Schuller also provides additional background on Miley, a trumpet player who left the Ellington band so early on that he is sometimes neglected by students who become apostles to the Gospel According To Sts. Williams, Nance, Anderson, & Terry: “The interesting question is how were Ellington and his men, all of whom were very much part of [the] Eastern tradition, able to transcend it in the late 1920s and early 1930s and create a unique kind of big band jazz. Bubber Miley was largely responsible for the initial steps through his introduction of a rougher sound into the band. Ellington himself is quite clear about Bubber's influence: 'Bubber used to growl all night long, playing gutbucket on his horn. That was when we decided to forget all about the sweet music.' Miley heard King Oliver in Chicago and Johnny Dunn in New York and began to use the growl and the plunger. He in turn helped teach the same techniques to the band's trombonists—Charlie Irvis and his replacement in late 1926, Joe 'Tricky Sam' Nanton—who were also influenced by a now forgotten St. Louis trombonist, Jonas Walker, reputed to be the first to apply New Orleans 'freak' sounds to his instrument. It was Miley and Nanton who developed the band's famous 'jungle' effects through their use of the growl and plunger.
“Actually Miley's influence extended far beyond these effects. He was not only the band's most significant soloist but actually wrote, alone or with Ellington, many of the compositions in the band's book between 1927 and 1929. Although the extent of Miley's contribution has not yet been accurately assessed, there seems little doubt that those compositions that bear Bubber's name along with Ellington's were primarily created by Miley. These include the three most important works of the period—recorded in late 1926 and early 1927—East St. Louis Toodle-Oo, Black and Tan Fantasy, and Creole Love Call.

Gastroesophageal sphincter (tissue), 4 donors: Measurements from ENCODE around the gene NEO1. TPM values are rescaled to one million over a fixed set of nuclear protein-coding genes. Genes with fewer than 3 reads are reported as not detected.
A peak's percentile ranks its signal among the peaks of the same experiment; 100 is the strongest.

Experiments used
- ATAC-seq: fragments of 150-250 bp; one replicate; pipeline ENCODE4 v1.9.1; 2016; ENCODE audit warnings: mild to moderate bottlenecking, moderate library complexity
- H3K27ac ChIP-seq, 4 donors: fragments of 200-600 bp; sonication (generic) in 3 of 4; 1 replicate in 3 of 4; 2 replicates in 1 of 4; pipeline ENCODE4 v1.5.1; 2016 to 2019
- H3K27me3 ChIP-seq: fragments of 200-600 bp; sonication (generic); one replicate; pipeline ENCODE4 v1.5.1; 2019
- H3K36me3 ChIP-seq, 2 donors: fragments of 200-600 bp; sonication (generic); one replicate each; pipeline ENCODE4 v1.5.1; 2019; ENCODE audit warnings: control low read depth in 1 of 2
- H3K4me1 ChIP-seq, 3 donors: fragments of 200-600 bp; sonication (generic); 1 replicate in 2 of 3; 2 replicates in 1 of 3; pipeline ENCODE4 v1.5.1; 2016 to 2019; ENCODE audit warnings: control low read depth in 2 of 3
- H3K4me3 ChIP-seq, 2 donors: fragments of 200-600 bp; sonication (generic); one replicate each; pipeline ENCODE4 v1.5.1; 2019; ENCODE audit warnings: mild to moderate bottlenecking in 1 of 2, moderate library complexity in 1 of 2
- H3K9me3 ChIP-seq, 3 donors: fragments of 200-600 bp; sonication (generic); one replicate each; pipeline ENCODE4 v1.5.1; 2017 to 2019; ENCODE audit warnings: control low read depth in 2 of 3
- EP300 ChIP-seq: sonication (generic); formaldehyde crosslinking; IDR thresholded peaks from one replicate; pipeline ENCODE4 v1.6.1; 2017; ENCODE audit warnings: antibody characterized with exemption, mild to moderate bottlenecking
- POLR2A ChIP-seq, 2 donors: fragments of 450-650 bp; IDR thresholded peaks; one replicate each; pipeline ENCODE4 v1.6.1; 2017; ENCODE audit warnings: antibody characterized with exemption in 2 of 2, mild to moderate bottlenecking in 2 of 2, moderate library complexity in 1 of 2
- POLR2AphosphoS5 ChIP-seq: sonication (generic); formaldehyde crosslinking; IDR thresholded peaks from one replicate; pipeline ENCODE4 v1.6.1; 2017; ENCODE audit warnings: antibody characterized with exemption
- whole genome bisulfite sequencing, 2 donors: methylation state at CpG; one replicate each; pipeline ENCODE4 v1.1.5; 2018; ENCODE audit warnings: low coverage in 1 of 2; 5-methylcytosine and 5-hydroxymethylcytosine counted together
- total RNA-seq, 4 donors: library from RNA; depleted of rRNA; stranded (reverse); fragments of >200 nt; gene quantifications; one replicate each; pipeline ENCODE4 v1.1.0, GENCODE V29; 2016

“In the one-year period November 1926 to December 1927, only four of the seventeen pieces recorded were written by song writers outside the band, while five of the remaining numbers, including those named above, were by Miley. Ellington, in turn, created six pieces, and Otto Hardwick, two. Actually some of Ellington's numbers might well belong more properly to other members of the band, as it was common practice—and, indeed, still is today [the late 1960's, as Schuller wrote]—for the leader of a band to take full credit for works created by the band and written by members of it.
“Miley also had a marvelous melodic gift, one inextricably linked to his growl and plunger technique. As with any great performer or composer, pitch and color derive simultaneously from the initial inspiration. In separating these elements here, it is only to point out that Miley's enormous contribution to pure classic melody in jazz has been unfortunately neglected up to this point. To my knowledge, only Roger Pryor Dodge has tried to show that Miley's importance goes beyond the fashioning of extravagant, bizarre muted effects.”
(Schuller, Early Jazz 326-27).